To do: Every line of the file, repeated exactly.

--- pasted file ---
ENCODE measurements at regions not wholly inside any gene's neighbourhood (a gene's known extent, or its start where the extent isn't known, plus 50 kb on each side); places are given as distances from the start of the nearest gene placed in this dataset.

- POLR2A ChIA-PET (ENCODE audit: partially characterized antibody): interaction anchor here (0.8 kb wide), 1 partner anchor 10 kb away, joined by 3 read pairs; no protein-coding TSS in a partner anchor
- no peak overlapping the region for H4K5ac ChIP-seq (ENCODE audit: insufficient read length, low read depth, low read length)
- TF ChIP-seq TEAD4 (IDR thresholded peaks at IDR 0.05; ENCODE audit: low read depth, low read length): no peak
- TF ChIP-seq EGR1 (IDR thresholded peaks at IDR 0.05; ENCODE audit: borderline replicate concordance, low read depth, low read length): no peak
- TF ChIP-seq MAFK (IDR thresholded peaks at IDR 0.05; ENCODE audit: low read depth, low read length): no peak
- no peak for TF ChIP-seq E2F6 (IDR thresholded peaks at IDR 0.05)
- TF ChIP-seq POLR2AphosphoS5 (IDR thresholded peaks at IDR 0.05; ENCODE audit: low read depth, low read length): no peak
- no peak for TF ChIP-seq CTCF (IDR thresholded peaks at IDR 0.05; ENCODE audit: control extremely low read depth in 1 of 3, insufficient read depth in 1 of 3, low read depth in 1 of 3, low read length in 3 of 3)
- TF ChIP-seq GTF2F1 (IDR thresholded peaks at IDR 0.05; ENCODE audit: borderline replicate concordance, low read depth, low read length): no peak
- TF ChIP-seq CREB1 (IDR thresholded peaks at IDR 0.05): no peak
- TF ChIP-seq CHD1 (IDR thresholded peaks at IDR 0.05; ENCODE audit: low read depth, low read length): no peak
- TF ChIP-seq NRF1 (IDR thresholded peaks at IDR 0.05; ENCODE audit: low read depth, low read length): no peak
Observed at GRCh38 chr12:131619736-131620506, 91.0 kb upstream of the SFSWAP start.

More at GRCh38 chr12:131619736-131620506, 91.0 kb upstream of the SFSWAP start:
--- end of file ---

ENCODE measurements at regions not wholly inside any gene's neighbourhood (a gene's known extent, or its start where the extent isn't known, plus 50 kb on each side); places are given as distances from the start of the nearest gene placed in this dataset.

- POLR2A ChIA-PET (ENCODE audit: partially characterized antibody): interaction anchor here (0.8 kb wide), 1 partner anchor 10 kb away, joined by 3 read pairs; no protein-coding TSS in a partner anchor
- no peak overlapping the region for H4K5ac ChIP-seq (ENCODE audit: insufficient read length, low read depth, low read length)
- TF ChIP-seq TEAD4 (IDR thresholded peaks at IDR 0.05; ENCODE audit: low read depth, low read length): no peak
- TF ChIP-seq EGR1 (IDR thresholded peaks at IDR 0.05; ENCODE audit: borderline replicate concordance, low read depth, low read length): no peak
- TF ChIP-seq MAFK (IDR thresholded peaks at IDR 0.05; ENCODE audit: low read depth, low read length): no peak
- no peak for TF ChIP-seq E2F6 (IDR thresholded peaks at IDR 0.05)
- TF ChIP-seq POLR2AphosphoS5 (IDR thresholded peaks at IDR 0.05; ENCODE audit: low read depth, low read length): no peak
- no peak for TF ChIP-seq CTCF (IDR thresholded peaks at IDR 0.05; ENCODE audit: control extremely low read depth in 1 of 3, insufficient read depth in 1 of 3, low read depth in 1 of 3, low read length in 3 of 3)
- TF ChIP-seq GTF2F1 (IDR thresholded peaks at IDR 0.05; ENCODE audit: borderline replicate concordance, low read depth, low read length): no peak
- TF ChIP-seq CREB1 (IDR thresholded peaks at IDR 0.05): no peak
- TF ChIP-seq CHD1 (IDR thresholded peaks at IDR 0.05; ENCODE audit: low read depth, low read length): no peak
- TF ChIP-seq NRF1 (IDR thresholded peaks at IDR 0.05; ENCODE audit: low read depth, low read length): no peak
Observed at GRCh38 chr12:131619736-131620506, 91.0 kb upstream of the SFSWAP start.

More at GRCh38 chr12:131619736-131620506, 91.0 kb upstream of the SFSWAP start: